Magazine article New Statesman (1996)

Death by Wurlitzer: Antonia Quirke Finds That Organists Are a Gloomy, Extemporising Bunch

Magazine article New Statesman (1996)

Death by Wurlitzer: Antonia Quirke Finds That Organists Are a Gloomy, Extemporising Bunch

Article excerpt

The Organist Entertains

Radio 2

A humid, palm-flapping April night and Nigel Ogden is overseeing a stream of listeners' reminiscences about the organ music played at their weddings (26 April, 9.30pm). "We had a think about what we wanted and bought a cassette because, in those days, you had cassettes, not CDs or whatever," a woman is saying. "And then we played it to ray mum and she said, 'I don't believe it.'" There's no sense of urgency here. She's like a cat with its ears flat to the head, preparing to lick itself clean. Her story eventually ends with: "I'd always liked the 'Queen of Sheba'--but my cousin had that."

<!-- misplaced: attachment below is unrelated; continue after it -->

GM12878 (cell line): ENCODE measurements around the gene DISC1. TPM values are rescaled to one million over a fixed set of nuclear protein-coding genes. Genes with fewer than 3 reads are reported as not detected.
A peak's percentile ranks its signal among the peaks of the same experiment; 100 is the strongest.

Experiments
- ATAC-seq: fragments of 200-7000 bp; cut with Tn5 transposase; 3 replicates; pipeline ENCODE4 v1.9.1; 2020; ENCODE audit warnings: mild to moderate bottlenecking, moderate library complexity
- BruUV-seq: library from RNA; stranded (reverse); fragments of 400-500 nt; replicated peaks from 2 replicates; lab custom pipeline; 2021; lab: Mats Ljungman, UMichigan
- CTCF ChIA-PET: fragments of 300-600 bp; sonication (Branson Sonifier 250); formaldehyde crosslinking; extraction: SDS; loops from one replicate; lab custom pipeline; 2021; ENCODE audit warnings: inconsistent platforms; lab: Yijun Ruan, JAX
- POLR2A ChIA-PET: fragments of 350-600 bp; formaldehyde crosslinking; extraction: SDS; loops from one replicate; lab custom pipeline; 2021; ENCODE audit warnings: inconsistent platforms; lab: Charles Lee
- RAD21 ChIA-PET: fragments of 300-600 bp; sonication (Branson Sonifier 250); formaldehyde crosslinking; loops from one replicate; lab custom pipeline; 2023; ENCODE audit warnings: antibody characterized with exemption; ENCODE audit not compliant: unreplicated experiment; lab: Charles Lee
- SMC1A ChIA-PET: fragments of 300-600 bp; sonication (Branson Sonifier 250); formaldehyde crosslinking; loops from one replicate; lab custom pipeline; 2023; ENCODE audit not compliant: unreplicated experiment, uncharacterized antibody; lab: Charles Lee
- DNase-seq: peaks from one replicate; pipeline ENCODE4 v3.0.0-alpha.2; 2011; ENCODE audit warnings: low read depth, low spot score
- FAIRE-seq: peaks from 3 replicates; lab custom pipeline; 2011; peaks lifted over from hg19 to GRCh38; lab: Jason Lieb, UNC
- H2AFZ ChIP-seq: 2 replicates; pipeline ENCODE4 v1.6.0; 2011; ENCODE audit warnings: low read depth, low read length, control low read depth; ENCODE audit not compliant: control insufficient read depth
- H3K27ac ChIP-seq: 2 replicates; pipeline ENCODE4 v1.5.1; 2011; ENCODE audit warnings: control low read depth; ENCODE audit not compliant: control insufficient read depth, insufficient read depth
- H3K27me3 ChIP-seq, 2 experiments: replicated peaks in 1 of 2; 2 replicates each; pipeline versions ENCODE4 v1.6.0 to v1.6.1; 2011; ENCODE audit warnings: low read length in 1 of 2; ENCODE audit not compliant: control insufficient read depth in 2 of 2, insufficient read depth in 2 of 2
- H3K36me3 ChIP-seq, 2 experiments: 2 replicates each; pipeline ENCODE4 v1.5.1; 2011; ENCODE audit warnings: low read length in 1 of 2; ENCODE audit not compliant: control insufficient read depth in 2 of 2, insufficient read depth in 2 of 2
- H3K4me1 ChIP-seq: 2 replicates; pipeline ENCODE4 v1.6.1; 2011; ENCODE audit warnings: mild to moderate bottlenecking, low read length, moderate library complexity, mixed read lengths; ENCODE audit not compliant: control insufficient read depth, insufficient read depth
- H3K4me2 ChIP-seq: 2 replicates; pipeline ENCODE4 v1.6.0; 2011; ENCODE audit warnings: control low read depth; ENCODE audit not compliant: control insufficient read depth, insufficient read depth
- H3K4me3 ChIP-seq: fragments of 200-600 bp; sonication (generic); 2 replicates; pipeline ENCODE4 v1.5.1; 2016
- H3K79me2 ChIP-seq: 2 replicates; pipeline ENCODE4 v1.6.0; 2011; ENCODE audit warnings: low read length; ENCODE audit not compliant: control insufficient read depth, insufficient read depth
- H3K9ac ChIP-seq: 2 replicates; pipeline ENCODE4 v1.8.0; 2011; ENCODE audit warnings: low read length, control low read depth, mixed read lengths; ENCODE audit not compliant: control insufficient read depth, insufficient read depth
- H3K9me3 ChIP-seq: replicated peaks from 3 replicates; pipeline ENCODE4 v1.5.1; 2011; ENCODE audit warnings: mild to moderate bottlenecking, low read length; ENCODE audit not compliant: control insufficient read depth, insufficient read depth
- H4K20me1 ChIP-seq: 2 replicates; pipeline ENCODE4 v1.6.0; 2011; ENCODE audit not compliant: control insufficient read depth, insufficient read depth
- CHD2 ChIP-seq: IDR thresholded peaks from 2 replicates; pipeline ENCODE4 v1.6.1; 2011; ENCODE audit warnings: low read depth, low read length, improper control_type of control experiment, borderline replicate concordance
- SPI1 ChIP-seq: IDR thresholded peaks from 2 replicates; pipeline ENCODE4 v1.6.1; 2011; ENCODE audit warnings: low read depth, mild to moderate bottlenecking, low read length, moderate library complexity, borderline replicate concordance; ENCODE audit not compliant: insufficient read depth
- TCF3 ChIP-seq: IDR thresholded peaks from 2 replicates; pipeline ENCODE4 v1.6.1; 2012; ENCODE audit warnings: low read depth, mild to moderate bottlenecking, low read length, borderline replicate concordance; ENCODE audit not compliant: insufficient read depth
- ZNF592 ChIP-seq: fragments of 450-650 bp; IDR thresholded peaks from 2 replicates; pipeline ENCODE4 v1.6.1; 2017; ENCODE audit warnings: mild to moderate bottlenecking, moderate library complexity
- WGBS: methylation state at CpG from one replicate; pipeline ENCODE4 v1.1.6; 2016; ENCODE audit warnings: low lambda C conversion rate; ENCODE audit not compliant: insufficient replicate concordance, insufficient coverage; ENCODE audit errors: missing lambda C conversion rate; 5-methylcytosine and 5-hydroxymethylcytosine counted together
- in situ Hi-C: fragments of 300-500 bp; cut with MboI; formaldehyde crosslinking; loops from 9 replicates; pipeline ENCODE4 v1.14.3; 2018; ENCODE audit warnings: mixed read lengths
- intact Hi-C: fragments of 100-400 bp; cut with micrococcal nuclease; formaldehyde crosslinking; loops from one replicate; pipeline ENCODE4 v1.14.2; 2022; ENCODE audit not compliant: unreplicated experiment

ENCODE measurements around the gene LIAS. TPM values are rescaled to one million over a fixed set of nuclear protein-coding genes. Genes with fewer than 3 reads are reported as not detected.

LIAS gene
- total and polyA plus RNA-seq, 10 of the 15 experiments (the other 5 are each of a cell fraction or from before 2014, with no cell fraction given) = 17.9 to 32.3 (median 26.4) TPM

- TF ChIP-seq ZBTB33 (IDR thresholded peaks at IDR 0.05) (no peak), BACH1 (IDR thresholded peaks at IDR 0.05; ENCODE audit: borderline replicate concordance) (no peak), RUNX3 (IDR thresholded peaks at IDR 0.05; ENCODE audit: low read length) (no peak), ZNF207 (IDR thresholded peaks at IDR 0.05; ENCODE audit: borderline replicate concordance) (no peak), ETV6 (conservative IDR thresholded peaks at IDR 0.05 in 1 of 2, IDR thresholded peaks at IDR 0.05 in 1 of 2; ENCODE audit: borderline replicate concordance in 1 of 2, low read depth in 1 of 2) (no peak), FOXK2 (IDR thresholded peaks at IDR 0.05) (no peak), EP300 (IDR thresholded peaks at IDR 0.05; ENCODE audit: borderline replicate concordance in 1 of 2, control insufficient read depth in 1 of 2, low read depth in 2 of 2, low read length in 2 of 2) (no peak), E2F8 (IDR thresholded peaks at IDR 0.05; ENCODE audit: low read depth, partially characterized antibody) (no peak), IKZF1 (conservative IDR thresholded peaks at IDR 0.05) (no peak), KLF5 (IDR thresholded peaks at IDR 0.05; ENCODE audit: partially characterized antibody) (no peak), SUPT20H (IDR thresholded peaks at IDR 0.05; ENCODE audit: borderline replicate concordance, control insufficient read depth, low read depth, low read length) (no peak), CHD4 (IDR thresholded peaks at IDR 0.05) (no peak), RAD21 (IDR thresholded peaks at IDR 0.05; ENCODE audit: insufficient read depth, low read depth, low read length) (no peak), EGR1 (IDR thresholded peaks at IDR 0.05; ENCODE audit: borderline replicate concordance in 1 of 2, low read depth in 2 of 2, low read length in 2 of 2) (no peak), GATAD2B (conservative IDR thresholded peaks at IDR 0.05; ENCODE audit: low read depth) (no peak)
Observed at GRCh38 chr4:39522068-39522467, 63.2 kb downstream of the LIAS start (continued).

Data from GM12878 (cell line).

[ILLUSTRATION OMITTED]

Others speak fondly of the Te Deum prelude and the Widor toccata but one says that she ecstatically requested Grieg's "Wedding Day at Troldhaugen" because: "I tried to learn to play it on the piano at school and never got it right, so I wanted to hear it played well." It's a lame excuse for the dirge that follows, played in extenso and so bloody awful that you can just imagine the groom--the flutter inside his chest subduing to a steady thump--turning to the bride and saying, "Who are you, young woman?"

Still, Ogden, I guess, is a nice enough guy. He and the Blackpool Tower organist, Phil Kel-sall, have been presenting the programme since 1980 but it's been around since 1969. The very definition of a niche gig ("A weekly show focusing on the organ in its many guises"), The Organist Entertains always, always, feels as pleasantly depressing as a Cath Kidston pinny. …

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